From the mundane to the quirky and outdated, Here's the Thing explores the histories and legends of the objects in our homes.
In the monarchy of mattresses, the California king is often thought of as the ultimate and most powerful player. But why call it "California king"? After all, none of its predecessors have location-driven modifiers. And, as far as we know, there's no King of California. (Although we wouldn't put it past Kanye for trying.)
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What is a California king?
First, the basics. What, exactly, is a California king? Most people assume that it's a massive mattress that outsizes the king, but this isn't quite right. A California king is actually smaller in width than a regular king — standard kings measure 76 inches wide while California kings are 72 inches wide. (So, sorry, Rihanna, you might feel "10,000 miles apart" in a California king bed, but you're actually closer than you'd be in a king.) California kings, do, however, measure four inches longer than king beds.
But what's with the West Coast association? And when did these extra-long mattresses become a thing? That's something that's widely debated — but the general consensus is that California was the first state to manufacture and market them.
When were California kings invented?
Slate concludes that the product was developed in the 1920s and 1930s for Hollywood stars longing for beds that were more grand. But the Los Angeles Times says Cal-kings were a post-war invention to accommodate larger living spaces: "Shortly after World War II, a Los Angeles mattress merchant decided that Californians, Angelenos in particular, had big enough houses and big enough lifestyles to warrant Big Beds. So he built a bed six feet wide by seven feet long, or 72 inches by 84 inches. And he called it the California King."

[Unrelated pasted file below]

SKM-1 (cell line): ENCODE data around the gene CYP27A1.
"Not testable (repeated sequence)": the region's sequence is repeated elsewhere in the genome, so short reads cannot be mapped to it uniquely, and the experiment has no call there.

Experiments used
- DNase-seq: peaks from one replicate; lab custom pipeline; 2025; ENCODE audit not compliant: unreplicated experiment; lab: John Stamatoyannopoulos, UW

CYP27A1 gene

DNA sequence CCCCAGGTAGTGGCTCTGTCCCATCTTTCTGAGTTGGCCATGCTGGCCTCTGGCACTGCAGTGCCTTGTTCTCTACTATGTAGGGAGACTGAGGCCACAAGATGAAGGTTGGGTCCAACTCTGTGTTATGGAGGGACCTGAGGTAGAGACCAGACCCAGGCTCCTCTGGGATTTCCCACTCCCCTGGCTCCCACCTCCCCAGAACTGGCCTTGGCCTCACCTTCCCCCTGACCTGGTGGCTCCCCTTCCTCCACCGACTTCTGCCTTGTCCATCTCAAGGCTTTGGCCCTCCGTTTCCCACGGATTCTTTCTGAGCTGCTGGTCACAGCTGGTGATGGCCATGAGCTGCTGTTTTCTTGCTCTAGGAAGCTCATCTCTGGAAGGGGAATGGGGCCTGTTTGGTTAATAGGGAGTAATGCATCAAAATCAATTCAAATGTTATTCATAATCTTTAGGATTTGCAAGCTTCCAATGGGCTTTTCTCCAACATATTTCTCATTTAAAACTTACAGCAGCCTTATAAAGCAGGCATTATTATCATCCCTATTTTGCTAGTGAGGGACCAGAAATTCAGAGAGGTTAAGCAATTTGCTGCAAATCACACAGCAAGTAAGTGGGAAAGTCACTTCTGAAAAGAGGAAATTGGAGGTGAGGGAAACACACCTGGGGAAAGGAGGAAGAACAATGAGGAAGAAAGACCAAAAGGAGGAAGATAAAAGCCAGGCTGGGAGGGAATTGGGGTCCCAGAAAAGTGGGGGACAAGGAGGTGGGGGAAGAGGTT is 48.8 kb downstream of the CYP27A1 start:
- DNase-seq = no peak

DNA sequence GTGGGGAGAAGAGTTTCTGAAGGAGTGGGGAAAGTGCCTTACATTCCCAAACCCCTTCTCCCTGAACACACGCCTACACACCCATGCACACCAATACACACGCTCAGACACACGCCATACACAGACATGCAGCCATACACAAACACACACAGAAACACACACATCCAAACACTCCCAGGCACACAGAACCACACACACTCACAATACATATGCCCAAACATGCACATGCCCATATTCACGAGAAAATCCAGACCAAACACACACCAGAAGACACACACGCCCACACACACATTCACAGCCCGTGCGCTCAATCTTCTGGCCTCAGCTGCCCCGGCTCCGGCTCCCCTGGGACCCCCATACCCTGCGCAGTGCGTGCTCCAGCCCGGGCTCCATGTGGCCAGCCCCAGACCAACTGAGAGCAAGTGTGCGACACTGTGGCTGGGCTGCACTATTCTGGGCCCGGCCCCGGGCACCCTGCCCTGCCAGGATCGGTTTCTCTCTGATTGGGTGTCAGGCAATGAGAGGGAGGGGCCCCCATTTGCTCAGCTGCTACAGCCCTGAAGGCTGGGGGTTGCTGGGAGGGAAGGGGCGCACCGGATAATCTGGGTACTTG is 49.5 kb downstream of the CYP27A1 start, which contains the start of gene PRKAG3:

Then there's another story floating around about a tall man in Concord, California inventing an extra-long mattress in 1982 to accommodate his height.
Why are they called "California kings"?
Despite the various origin stories, most sources do generally agree on two things and that's that they're called California kings because of their popularity in the state during the midcentury and their association with celebrity.
But as far as all us normal folks are concerned — unless you're super-tall, a king will actually feel more spacious, and cost less, too.
Leonora Epstein is Hunker's Senior Director of Content. She has previously served as Executive Editor at HelloGiggles and as BuzzFeed's Deputy Editorial Director. She is the co-author of "X vs. Y: A Culture War, a Love Story" (Abrams, 2014). Feel free to reach out at firstname.lastname@example.org.